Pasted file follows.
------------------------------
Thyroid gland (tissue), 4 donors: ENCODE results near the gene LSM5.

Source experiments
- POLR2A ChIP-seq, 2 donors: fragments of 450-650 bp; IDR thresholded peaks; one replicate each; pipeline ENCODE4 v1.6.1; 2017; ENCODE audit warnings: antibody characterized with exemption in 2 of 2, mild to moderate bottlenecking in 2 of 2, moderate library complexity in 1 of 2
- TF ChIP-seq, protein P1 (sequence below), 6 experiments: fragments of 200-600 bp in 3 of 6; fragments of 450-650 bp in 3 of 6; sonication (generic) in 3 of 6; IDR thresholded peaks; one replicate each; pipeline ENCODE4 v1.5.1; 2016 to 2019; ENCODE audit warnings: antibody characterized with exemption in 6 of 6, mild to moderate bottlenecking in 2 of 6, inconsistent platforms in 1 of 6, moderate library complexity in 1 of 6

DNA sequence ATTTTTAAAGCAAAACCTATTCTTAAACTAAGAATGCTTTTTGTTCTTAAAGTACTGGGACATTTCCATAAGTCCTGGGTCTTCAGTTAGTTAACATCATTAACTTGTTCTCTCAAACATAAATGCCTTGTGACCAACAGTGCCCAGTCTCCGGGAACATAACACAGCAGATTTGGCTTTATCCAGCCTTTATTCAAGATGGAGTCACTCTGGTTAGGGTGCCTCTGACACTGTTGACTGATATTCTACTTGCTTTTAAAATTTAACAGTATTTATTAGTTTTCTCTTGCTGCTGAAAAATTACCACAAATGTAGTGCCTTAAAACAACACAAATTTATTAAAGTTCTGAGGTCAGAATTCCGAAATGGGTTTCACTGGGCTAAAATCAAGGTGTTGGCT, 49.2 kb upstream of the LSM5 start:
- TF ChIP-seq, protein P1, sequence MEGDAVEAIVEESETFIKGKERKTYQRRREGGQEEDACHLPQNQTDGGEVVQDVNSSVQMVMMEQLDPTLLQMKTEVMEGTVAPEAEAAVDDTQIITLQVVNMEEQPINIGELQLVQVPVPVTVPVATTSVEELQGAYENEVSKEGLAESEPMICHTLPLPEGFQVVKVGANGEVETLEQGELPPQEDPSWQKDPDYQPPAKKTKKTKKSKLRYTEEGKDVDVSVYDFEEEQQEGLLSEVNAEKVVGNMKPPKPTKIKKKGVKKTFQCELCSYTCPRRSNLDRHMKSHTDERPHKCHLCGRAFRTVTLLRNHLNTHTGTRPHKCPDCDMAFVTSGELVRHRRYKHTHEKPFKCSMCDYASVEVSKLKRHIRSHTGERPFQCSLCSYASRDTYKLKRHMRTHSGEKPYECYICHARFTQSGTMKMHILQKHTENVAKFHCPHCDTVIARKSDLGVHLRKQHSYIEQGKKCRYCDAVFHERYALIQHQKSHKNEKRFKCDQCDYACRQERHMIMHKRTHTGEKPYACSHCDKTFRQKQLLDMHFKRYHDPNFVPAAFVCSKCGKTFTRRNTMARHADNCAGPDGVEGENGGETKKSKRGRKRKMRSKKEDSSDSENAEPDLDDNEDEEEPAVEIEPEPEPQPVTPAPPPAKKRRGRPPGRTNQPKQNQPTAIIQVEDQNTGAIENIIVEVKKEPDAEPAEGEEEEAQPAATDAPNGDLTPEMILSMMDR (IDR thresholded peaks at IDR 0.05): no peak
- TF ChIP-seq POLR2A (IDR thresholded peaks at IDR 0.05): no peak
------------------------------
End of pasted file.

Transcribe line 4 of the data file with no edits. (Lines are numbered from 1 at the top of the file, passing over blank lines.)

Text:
- TF ChIP-seq, protein P1 (sequence below), 6 experiments: fragments of 200-600 bp in 3 of 6; fragments of 450-650 bp in 3 of 6; sonication (generic) in 3 of 6; IDR thresholded peaks; one replicate each; pipeline ENCODE4 v1.5.1; 2016 to 2019; ENCODE audit warnings: antibody characterized with exemption in 6 of 6, mild to moderate bottlenecking in 2 of 6, inconsistent platforms in 1 of 6, moderate library complexity in 1 of 6